This is by far the most significant addition to my system EVER and the best $2500 I’ve ever spent. It controls the reQuests very easily and with authority. To me, it didn’t sound “warm” or “tubey” at all.. It just sounded very neutral. Again, I haven’t had much exposure to different types of amps, so maybe I just don’t know what “warm” or “tubey” sounds like. :D

I also noticed that when using my Squeezebox, the settings of the DBX 4BX dynamic range expander had to be lowered, which tells me the amp is able to reproduce alot more range than the Carver could.

I have no other high end amplifiers to compare the X250 to. I’m sure there are others that will sound equally good. I highly recommend getting a high end amplifier like the X250. You won't know what you're missing until you do!

Thanks Nelson!


I'm new to tis group, this reply is almost twenty years after the original posting, the playlist you have is phenomenal, particularly, Yello, Brubeck, Lauper, Dire Straights.... Just wondering, your mention of the Pass Labs Amps. How does the old Nakamichi Stasis Pa-7 hold up with the newer Pass Equipment, what I'm driving my ML's with?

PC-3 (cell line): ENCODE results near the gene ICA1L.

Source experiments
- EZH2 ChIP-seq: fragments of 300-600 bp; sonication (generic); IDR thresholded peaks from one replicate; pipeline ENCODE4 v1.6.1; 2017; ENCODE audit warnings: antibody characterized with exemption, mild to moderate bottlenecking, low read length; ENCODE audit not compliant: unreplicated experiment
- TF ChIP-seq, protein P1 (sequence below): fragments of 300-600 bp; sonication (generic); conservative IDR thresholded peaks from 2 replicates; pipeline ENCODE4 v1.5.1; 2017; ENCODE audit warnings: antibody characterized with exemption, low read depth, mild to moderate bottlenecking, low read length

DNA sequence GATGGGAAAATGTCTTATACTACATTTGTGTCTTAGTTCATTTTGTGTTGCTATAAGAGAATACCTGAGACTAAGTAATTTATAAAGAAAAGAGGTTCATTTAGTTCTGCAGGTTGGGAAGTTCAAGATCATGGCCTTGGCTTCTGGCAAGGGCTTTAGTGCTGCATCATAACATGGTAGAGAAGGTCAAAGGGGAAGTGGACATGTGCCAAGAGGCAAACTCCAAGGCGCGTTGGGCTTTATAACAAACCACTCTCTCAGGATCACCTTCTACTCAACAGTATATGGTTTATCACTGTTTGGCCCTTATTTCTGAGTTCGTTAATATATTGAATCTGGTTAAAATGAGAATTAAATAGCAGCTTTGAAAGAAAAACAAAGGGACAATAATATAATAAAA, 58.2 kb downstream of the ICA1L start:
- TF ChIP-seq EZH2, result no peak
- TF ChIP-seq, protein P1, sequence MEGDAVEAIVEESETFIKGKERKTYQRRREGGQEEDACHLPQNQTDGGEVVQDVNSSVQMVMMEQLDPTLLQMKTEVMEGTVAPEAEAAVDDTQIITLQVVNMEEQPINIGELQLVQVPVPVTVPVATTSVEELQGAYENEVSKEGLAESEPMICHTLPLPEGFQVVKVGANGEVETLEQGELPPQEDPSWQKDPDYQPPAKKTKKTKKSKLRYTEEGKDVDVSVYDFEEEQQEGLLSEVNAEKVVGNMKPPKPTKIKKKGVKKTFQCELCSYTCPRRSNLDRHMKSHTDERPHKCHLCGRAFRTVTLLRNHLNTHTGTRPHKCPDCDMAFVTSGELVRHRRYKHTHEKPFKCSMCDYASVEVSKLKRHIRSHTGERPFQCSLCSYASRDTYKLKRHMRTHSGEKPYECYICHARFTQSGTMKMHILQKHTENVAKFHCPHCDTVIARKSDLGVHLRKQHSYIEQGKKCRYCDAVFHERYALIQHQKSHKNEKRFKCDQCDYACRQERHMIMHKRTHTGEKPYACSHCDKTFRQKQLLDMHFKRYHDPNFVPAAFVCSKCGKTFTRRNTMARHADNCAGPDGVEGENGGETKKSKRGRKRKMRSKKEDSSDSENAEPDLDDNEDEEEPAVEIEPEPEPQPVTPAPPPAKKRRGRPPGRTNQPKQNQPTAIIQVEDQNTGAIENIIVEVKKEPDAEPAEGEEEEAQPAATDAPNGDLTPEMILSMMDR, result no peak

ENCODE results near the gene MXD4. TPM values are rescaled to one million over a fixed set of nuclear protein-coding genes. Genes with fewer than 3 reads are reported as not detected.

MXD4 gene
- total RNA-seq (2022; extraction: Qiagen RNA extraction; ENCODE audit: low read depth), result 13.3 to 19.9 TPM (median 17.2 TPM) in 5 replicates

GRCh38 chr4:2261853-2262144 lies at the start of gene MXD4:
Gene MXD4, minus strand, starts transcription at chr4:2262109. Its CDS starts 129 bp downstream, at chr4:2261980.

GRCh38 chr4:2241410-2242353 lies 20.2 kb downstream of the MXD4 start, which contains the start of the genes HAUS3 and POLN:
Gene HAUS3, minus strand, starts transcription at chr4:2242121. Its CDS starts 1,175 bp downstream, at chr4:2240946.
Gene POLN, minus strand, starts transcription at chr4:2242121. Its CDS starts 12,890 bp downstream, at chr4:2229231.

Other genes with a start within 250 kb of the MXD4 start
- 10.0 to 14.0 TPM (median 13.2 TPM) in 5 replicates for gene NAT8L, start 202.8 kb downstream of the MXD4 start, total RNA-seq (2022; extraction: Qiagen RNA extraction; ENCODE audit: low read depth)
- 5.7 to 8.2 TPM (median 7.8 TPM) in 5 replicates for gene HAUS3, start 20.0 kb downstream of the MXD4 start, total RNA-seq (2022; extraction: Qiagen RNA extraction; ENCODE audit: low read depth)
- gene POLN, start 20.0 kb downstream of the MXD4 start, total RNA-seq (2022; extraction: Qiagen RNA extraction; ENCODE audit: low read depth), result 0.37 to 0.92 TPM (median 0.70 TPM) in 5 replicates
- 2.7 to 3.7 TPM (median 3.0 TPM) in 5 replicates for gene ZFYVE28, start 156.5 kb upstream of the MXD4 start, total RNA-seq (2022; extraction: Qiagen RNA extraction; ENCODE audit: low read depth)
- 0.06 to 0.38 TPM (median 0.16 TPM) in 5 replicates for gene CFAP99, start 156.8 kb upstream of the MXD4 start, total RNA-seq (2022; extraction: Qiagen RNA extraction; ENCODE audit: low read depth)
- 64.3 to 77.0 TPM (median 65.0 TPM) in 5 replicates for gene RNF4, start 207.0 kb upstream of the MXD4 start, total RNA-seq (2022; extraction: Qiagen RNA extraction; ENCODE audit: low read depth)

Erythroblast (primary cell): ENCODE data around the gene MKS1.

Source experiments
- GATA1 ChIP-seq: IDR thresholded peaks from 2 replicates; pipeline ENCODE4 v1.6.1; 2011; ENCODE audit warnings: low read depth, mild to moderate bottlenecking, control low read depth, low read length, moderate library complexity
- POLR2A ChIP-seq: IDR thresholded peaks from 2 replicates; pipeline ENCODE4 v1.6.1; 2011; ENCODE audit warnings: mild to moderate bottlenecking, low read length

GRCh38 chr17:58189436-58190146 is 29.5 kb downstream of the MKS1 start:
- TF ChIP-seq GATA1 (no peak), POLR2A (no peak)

twich54

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How does the old Nakamichi Stasis Pa-7 hold up with the newer Pass Equipment, what I'm driving my ML's with?
I remember the old Nak 'stasis' amps well, I had one ! As to how it would compare today to Modern Pass gear I have no clue as I've never heard a direct comparison. I would expect a re-capped and freshened up PA-7 to 'hold it's own' though !
 

Mirolab

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I remember the old Nak 'stasis' amps well, I had one ! As to how it would compare today to Modern Pass gear I have no clue as I've never heard a direct comparison. I would expect a re-capped and freshened up PA-7 to 'hold it's own' though !